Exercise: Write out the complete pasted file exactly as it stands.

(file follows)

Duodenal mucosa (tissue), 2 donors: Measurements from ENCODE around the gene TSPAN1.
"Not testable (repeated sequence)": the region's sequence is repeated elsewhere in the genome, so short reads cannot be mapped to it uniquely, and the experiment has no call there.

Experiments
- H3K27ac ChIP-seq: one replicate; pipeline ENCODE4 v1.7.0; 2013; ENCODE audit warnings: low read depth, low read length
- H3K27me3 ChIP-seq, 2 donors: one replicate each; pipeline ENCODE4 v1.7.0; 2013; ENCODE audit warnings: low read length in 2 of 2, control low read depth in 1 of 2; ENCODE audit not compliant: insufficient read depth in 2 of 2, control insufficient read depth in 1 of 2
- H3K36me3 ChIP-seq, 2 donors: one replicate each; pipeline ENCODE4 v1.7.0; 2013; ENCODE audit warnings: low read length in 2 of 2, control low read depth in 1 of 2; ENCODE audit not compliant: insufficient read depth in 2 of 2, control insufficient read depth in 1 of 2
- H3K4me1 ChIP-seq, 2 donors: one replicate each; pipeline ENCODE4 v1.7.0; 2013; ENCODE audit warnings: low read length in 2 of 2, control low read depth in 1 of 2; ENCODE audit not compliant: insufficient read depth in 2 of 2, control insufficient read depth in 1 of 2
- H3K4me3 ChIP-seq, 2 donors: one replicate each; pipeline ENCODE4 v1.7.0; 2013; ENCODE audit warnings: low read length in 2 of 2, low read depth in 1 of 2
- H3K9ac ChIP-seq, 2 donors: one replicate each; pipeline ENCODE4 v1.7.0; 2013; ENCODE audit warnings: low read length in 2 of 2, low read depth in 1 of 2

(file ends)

Duodenal mucosa (tissue), 2 donors: Measurements from ENCODE around the gene TSPAN1.
"Not testable (repeated sequence)": the region's sequence is repeated elsewhere in the genome, so short reads cannot be mapped to it uniquely, and the experiment has no call there.

Experiments
- H3K27ac ChIP-seq: one replicate; pipeline ENCODE4 v1.7.0; 2013; ENCODE audit warnings: low read depth, low read length
- H3K27me3 ChIP-seq, 2 donors: one replicate each; pipeline ENCODE4 v1.7.0; 2013; ENCODE audit warnings: low read length in 2 of 2, control low read depth in 1 of 2; ENCODE audit not compliant: insufficient read depth in 2 of 2, control insufficient read depth in 1 of 2
- H3K36me3 ChIP-seq, 2 donors: one replicate each; pipeline ENCODE4 v1.7.0; 2013; ENCODE audit warnings: low read length in 2 of 2, control low read depth in 1 of 2; ENCODE audit not compliant: insufficient read depth in 2 of 2, control insufficient read depth in 1 of 2
- H3K4me1 ChIP-seq, 2 donors: one replicate each; pipeline ENCODE4 v1.7.0; 2013; ENCODE audit warnings: low read length in 2 of 2, control low read depth in 1 of 2; ENCODE audit not compliant: insufficient read depth in 2 of 2, control insufficient read depth in 1 of 2
- H3K4me3 ChIP-seq, 2 donors: one replicate each; pipeline ENCODE4 v1.7.0; 2013; ENCODE audit warnings: low read length in 2 of 2, low read depth in 1 of 2
- H3K9ac ChIP-seq, 2 donors: one replicate each; pipeline ENCODE4 v1.7.0; 2013; ENCODE audit warnings: low read length in 2 of 2, low read depth in 1 of 2